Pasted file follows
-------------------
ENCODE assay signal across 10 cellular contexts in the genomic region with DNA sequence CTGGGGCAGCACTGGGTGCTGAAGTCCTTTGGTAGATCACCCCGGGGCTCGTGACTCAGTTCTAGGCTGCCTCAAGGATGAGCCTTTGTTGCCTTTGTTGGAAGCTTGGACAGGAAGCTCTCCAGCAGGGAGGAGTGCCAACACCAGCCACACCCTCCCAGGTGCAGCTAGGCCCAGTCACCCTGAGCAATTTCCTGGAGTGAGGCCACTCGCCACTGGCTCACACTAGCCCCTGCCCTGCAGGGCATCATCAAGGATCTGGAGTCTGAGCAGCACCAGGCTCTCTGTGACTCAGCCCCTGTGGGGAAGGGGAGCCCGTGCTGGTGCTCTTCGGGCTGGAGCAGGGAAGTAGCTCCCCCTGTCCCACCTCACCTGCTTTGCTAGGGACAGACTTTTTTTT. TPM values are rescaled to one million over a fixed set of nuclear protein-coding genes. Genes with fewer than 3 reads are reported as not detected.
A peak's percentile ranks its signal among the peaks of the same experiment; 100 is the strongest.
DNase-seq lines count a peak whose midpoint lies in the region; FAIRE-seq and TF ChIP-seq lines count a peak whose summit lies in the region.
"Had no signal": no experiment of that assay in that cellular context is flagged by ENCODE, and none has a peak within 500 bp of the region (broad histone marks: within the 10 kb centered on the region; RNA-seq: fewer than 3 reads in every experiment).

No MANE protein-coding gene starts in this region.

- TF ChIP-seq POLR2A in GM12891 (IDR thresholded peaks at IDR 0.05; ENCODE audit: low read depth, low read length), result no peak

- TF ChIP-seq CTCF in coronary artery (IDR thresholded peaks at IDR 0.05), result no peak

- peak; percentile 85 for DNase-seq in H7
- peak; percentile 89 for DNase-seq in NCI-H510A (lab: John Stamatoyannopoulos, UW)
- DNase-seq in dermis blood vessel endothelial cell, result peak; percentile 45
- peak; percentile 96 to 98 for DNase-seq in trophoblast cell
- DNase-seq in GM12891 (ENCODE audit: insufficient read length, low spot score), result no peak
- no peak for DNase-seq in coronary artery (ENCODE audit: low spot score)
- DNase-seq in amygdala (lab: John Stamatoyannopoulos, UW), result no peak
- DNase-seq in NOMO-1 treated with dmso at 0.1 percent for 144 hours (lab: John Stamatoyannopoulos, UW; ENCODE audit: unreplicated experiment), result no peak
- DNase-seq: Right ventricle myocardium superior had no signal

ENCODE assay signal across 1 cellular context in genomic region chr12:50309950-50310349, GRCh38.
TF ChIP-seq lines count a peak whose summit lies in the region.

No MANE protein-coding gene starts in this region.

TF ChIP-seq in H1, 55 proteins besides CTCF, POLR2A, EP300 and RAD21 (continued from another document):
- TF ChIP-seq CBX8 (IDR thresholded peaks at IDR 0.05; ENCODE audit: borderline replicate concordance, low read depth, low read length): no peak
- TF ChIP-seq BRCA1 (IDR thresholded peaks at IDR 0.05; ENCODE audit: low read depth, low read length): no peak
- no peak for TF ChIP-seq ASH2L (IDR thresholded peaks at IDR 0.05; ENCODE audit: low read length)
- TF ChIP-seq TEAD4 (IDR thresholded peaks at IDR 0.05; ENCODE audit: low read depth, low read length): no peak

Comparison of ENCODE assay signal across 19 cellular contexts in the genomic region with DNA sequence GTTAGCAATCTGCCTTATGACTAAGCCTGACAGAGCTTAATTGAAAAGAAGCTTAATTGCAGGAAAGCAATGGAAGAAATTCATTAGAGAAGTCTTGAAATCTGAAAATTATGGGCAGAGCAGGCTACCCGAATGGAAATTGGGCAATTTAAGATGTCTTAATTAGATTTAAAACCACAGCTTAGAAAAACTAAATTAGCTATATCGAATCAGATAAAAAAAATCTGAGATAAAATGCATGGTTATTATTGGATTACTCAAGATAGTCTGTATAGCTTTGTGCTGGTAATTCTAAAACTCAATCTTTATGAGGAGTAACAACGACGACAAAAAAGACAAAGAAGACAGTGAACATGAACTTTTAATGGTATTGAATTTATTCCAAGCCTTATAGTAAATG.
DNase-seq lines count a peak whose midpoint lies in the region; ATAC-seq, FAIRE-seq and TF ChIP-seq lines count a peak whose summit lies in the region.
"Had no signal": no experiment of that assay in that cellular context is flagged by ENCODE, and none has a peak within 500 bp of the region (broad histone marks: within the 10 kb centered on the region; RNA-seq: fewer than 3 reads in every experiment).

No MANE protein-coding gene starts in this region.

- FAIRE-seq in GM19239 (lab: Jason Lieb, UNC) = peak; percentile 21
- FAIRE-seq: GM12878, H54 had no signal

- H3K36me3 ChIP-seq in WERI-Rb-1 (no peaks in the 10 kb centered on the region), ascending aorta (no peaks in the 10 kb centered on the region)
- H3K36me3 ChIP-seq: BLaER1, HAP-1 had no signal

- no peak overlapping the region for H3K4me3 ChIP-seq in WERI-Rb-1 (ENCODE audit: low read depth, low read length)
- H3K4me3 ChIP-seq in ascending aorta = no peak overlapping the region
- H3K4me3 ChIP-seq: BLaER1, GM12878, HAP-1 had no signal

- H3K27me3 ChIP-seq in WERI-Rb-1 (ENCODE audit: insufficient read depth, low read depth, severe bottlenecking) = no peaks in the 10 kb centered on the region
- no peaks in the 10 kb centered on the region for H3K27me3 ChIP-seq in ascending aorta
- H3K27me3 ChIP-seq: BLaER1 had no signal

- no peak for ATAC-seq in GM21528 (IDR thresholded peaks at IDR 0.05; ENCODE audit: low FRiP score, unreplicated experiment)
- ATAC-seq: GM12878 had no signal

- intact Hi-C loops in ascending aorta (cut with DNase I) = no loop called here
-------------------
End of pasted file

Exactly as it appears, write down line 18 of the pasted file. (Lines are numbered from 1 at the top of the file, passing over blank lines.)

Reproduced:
TF ChIP-seq lines count a peak whose summit lies in the region.